Wells Fargo will refund up to $98 million in mortgage fees

by Ryan Smith05 Oct 2017
Wells Fargo announced Wednesday that it would be refunding customers who paid rate-lock extension fees that they should not have been charged.

Rate-lock extension fees are charged to a borrower when a loan approval is delayed beyond the time a certain interest rate has been guaranteed. But the fees are only supposed to be charged if the delay was the borrower’s fault.

Wells Fargo was sued in August by borrowers who claimed that the bank charged them rate-lock extension fees on mortgage delays for which the bank itself was at fault. Wells Fargo was also sued by former employee Mauricio Alaniz, who said that the bank’s mortgage-processing and underwriting departments were so understaffed that applications were often delayed – but rather than waiving the fees, bank employees would blame borrowers, falsely claiming they had submitted incomplete or inaccurate information.

The refund announcement comes as the banking giant reels under the pressure of multiple scandals. CEO Tim Sloan, who was grilled Tuesday by an unsympathetic Senate Banking Committee, mentioned the refund plans as part of his contention that the bank was making progress.

“We want to serve our customers as they would expect to be served, and are initiating these refunds as part of our ongoing efforts to rebuild trust,” Sloan said in Wednesday’s announcement.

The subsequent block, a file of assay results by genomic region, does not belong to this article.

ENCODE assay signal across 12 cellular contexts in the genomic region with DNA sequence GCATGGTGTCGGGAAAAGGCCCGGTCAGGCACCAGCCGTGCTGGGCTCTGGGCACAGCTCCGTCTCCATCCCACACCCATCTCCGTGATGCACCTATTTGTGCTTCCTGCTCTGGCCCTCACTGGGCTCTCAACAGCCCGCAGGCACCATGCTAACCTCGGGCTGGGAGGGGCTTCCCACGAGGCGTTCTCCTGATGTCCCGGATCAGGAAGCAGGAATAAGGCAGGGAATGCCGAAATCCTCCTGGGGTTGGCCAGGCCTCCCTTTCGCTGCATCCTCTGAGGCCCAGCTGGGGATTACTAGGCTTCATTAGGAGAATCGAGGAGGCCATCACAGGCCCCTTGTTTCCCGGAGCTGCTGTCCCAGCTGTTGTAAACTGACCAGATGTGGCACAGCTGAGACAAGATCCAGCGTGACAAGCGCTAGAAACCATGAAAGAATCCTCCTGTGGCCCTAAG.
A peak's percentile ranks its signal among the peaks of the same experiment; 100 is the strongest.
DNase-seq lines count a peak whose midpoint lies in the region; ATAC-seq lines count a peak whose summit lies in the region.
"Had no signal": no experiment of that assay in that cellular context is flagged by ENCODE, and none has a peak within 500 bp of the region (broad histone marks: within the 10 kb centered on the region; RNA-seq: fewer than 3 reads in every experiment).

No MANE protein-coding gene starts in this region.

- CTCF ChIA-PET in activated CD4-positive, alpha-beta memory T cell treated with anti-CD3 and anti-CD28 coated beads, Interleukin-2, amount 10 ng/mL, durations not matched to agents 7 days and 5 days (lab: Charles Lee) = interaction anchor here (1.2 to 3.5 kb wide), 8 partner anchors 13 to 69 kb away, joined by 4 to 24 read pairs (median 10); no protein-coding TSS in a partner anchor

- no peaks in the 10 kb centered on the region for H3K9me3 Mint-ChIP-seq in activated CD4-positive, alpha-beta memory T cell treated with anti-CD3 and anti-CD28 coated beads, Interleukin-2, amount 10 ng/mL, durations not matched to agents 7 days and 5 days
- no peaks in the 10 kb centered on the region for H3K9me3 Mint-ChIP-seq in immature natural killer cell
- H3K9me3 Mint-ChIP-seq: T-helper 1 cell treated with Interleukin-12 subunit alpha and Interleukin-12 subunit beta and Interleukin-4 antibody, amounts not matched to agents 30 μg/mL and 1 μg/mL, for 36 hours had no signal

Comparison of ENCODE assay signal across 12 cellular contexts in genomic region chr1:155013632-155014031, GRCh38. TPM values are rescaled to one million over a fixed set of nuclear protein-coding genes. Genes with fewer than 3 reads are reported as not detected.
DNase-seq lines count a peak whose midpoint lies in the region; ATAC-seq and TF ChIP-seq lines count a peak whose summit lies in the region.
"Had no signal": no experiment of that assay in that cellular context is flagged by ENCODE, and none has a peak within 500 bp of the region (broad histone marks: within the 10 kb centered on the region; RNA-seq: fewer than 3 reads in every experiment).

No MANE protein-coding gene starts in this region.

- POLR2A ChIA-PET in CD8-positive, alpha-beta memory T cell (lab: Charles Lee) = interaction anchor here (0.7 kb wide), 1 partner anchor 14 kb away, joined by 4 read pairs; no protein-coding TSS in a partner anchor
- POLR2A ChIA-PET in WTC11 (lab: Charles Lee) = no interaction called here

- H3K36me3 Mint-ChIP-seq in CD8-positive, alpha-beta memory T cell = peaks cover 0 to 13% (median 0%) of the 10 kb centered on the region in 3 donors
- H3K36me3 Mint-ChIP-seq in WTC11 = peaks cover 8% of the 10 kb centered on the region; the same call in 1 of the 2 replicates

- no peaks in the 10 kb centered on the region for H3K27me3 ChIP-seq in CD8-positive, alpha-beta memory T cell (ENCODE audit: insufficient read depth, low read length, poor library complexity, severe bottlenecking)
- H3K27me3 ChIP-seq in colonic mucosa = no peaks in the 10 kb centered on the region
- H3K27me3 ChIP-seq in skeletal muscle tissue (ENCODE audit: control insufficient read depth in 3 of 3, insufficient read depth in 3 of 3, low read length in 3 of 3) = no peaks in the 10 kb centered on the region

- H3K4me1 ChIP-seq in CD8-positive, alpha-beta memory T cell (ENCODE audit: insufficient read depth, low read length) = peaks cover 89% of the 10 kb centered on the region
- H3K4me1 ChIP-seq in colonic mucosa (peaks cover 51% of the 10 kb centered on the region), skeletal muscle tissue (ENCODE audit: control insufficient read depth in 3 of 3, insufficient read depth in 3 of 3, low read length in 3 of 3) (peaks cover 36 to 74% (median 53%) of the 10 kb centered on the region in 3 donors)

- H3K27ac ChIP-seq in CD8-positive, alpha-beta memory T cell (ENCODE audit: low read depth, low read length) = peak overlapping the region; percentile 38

While Wells Fargo hasn’t commented on the lawsuits filed over the fees, it said in its Wednesday announcement that an internal review found that a rate-lock extension policy implemented in 2013 “was, at times, not consistently applied,” which resulted in “some borrowers being charged fees in cases where the company was primarily responsible for the delays that made the extensions necessary.”

The bank will be contacting borrowers who were charged rate-lock extension fees between September of 2013 and February of this year, it said. Wells Fargo estimated that it charged about $98 million in rate-lock extension fees to about 110,000 borrowers, but believed that “a substantial number of those fees” were legitimate. The bank said the total amount refunded would “likely be lower” than $98 million, since not all fees assessed were actually paid.

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